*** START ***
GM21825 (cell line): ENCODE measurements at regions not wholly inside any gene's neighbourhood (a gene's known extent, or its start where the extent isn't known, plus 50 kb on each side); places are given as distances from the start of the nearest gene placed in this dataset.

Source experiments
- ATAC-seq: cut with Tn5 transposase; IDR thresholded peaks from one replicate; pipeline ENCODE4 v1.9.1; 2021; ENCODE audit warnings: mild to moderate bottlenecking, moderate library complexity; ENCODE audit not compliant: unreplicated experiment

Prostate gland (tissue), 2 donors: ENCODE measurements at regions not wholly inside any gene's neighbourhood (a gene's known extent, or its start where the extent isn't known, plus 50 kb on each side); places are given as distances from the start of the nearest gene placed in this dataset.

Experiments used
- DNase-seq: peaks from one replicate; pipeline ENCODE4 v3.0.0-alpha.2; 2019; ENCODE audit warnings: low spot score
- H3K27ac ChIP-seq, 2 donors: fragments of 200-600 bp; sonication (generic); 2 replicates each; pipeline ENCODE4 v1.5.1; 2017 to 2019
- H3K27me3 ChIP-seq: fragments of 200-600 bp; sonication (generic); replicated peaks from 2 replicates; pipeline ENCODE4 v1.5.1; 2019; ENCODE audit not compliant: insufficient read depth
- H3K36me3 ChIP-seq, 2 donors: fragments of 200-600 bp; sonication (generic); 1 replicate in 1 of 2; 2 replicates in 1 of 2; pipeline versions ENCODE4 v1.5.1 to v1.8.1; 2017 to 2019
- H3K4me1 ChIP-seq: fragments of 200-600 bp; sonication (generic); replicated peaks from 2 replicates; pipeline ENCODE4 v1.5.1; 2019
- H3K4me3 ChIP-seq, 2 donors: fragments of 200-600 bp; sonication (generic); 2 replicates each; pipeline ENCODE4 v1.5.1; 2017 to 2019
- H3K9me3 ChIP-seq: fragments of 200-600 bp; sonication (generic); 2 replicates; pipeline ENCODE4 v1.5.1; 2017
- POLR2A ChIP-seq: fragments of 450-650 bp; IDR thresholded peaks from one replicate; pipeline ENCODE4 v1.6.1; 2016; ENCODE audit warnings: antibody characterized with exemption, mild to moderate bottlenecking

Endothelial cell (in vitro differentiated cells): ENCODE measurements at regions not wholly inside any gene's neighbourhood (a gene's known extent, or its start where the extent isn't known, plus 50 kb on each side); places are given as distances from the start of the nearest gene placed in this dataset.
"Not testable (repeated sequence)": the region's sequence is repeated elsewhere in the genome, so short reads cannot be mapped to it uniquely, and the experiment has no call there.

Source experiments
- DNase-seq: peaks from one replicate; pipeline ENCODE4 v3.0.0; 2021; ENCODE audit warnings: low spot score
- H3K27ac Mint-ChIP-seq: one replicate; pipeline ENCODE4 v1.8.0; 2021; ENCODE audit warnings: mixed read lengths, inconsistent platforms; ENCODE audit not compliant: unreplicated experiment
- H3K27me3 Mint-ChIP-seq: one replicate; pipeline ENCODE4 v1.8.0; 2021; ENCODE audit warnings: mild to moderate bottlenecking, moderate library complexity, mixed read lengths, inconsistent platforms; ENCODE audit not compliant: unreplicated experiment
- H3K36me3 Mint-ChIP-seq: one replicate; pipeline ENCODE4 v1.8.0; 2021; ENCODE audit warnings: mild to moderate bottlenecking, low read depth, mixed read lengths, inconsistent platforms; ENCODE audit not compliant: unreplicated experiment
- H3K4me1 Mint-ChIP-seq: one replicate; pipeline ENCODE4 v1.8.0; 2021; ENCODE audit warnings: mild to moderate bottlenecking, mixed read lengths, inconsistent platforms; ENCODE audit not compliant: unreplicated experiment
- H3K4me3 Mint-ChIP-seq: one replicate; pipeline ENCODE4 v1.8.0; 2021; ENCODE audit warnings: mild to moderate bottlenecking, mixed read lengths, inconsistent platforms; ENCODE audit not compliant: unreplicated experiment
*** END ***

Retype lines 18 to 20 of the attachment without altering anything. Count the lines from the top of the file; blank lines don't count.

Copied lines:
- H3K27ac Mint-ChIP-seq: one replicate; pipeline ENCODE4 v1.8.0; 2021; ENCODE audit warnings: mixed read lengths, inconsistent platforms; ENCODE audit not compliant: unreplicated experiment
- H3K27me3 Mint-ChIP-seq: one replicate; pipeline ENCODE4 v1.8.0; 2021; ENCODE audit warnings: mild to moderate bottlenecking, moderate library complexity, mixed read lengths, inconsistent platforms; ENCODE audit not compliant: unreplicated experiment
- H3K36me3 Mint-ChIP-seq: one replicate; pipeline ENCODE4 v1.8.0; 2021; ENCODE audit warnings: mild to moderate bottlenecking, low read depth, mixed read lengths, inconsistent platforms; ENCODE audit not compliant: unreplicated experiment